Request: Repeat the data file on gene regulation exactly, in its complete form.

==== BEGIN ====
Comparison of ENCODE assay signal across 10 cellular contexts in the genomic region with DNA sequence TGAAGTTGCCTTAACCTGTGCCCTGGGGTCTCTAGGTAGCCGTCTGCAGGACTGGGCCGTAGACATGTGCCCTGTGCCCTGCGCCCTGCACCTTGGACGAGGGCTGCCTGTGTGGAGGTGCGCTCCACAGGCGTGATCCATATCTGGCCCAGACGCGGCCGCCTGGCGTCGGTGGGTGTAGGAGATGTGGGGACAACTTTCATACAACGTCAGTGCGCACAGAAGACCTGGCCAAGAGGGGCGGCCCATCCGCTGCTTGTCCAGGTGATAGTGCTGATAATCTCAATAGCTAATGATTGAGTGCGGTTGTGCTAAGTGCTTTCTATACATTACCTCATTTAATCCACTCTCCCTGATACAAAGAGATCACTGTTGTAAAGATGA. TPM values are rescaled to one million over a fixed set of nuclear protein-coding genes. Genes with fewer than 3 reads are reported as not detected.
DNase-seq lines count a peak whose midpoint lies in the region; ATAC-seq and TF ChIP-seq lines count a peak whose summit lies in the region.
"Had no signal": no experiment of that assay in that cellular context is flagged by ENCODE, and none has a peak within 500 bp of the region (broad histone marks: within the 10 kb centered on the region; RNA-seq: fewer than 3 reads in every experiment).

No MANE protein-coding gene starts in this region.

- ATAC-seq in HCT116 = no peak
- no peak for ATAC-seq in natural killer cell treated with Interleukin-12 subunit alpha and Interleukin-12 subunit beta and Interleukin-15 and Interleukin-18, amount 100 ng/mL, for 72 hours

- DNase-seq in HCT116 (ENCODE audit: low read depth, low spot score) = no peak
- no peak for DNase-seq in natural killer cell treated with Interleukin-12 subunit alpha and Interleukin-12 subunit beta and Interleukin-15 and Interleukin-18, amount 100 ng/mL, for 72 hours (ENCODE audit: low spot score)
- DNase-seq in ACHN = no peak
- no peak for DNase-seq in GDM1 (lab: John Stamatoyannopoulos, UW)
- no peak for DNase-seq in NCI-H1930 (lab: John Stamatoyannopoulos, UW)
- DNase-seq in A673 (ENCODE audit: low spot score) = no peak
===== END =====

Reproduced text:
Comparison of ENCODE assay signal across 10 cellular contexts in the genomic region with DNA sequence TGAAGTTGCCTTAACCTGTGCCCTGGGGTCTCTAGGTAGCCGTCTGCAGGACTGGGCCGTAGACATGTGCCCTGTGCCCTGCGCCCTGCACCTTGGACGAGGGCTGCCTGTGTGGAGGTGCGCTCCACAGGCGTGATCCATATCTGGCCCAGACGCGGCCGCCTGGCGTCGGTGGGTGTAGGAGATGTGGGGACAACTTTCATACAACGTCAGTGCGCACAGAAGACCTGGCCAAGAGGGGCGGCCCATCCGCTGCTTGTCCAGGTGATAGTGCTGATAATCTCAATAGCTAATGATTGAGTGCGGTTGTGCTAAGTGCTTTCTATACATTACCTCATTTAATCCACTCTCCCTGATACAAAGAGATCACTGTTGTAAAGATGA. TPM values are rescaled to one million over a fixed set of nuclear protein-coding genes. Genes with fewer than 3 reads are reported as not detected.
DNase-seq lines count a peak whose midpoint lies in the region; ATAC-seq and TF ChIP-seq lines count a peak whose summit lies in the region.
"Had no signal": no experiment of that assay in that cellular context is flagged by ENCODE, and none has a peak within 500 bp of the region (broad histone marks: within the 10 kb centered on the region; RNA-seq: fewer than 3 reads in every experiment).

No MANE protein-coding gene starts in this region.

- ATAC-seq in HCT116 = no peak
- no peak for ATAC-seq in natural killer cell treated with Interleukin-12 subunit alpha and Interleukin-12 subunit beta and Interleukin-15 and Interleukin-18, amount 100 ng/mL, for 72 hours

- DNase-seq in HCT116 (ENCODE audit: low read depth, low spot score) = no peak
- no peak for DNase-seq in natural killer cell treated with Interleukin-12 subunit alpha and Interleukin-12 subunit beta and Interleukin-15 and Interleukin-18, amount 100 ng/mL, for 72 hours (ENCODE audit: low spot score)
- DNase-seq in ACHN = no peak
- no peak for DNase-seq in GDM1 (lab: John Stamatoyannopoulos, UW)
- no peak for DNase-seq in NCI-H1930 (lab: John Stamatoyannopoulos, UW)
- DNase-seq in A673 (ENCODE audit: low spot score) = no peak